On growth, small minds don't see big pictureBy GREG HAMILTON
© St. Petersburg Times
published April 14, 2002
Like a riptide that appears benign from the beach while churning menacingly below the waves, a sea change has occurred in Florida government that threatens to sweep away our quality of life.
Under orders from Gov. Jeb Bush, the state agency that oversees growth is quietly abandoning its responsibilities and giving communities more authority to control their own growth.
There is a certain appeal to the notion that people who live in a community, rather than Tallahassee bureaucrats, know what's in their best interest and should have the power to determine their own destiny.
Then there's reality. Pinellas, Dade, Broward and many other Florida counties followed that blueprint and became overcrowded environmental disaster areas.
Florida's abysmal experience with local growth control points out the obvious: Letting the people decide what's best works only when all of the people get an equal voice. When the decision makers listen only to certain constituents, those with large checks in their paws and political clout in their back pockets, the community as a whole gets hosed.
You need look no further than Homosassa to see the governor's master plan at work.
The people have spoken on the Halls River Retreat time-share condo project. Overwhelmingly, they don't want four-story structures built alongside an Outstanding Florida Waterway and into the source of freshwater for the county, the aquifer. They clearly see the danger of adding thousands of people to a community served by one narrow bridge, and they understand the precedent this project sets for similar developments.
The county's planning board, residents who volunteer to serve as watchdogs on development, has reviewed the details and has concluded, again overwhelmingly, that this project should die a quiet death.
But three voices have trumped all of those thousands of others. Three of five county commissioners think it's in your best interest to allow this disaster to unfold.
There are many obvious reasons why this is a mistake, and they constitute the basis of four legal challenges that have been mounted by citizens groups in recent days. Despite statutes spelling out the legal processes by which the public can try to reverse such ludicrous decisions, it should have never come to this.
And, if the governor hadn't yanked the teeth from the state Department of Community Affairs, the legal appeals may not have been necessary.
The agreement that Citrus County and the state reached in 1997 over its comprehensive plan states plainly that development in what is called the Coastal High Hazard Area (basically, land where storm-whipped winds historically do the most damage) cannot be built beyond one unit per 40 acres. No planned developments are allowed there.
The Halls River site is well within the high hazard zone; therefore, the development is not allowed.
The commissioners have told the state that they don't have to live by the agreement. The newly defanged DCA has rolled into a ball and whimpered.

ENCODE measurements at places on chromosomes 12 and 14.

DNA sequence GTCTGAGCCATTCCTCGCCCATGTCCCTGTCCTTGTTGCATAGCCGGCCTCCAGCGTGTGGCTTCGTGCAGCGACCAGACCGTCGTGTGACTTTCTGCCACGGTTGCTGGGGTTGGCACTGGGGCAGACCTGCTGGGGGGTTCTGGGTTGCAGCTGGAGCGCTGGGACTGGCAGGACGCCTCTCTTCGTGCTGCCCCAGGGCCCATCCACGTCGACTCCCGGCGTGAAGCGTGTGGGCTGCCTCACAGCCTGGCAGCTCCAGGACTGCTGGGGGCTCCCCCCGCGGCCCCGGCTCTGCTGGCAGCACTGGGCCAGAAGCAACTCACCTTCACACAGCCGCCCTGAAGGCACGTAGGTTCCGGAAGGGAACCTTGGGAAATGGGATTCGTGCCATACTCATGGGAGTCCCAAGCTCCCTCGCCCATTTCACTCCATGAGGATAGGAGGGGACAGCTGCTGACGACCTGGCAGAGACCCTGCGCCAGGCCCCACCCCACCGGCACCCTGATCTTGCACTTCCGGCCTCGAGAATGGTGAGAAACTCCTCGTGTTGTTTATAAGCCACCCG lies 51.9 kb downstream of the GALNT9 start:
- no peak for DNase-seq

If the stakes weren't so high and serious, comments made by the agency's boss to the Times several months ago in response to stories about the gutting of the department would be laughable.
"Despite what you may have heard or read, the Florida Department of Community Affairs is maintaining its vigilant watch over developments that could, in any way, jeopardize our mutual, statewide priorities. These include protecting our environmental treasures, improving our transportation network and providing an ample, clean water supply," wrote Steven Seibert.
If your side isn't hurting too much from howling at that whopper, try this one: "DCA officials are still reviewing all changes to local comprehensive plans."
I guess that ignoring the comp plan doesn't count as a change.
After creating a 23-person commission to study growth management rules and stacking it with business interests (there was only one environmental voice), Bush last year told the DCA to cut the number of plan reviews in half. How the agency can do that and then have its director say with a straight face that it is still reviewing all comp plan changes sounds an awful lot like fuzzy math at best.
If you feel this is a worry only for folks living in Homosassa, think again. The future of the county, both in new development and redevelopment, is in play.
We have a comprehensive plan that is supposed to regulate where and how Citrus will grow. The state has said we don't have to follow it, and three of our commissioners, who listen to voices other than those of the public, are aching for the chance to bulldoze waterfronts and pour concrete into your drinking water.
This is the obvious danger of leaving it up to a community to control its growth, and the reason the growth management acts were created. It's the reason Bush's quiet gutting of the DCA is so threatening to all of us.
Peter Wallace, a former House speaker and an author of the 1985 growth management law, said it best in a recent Times article:
"I continue to be of the opinion that it was local control that set Florida on the wrong path in a way that has been almost impossible to undo. I can't fathom why we would go back to that."
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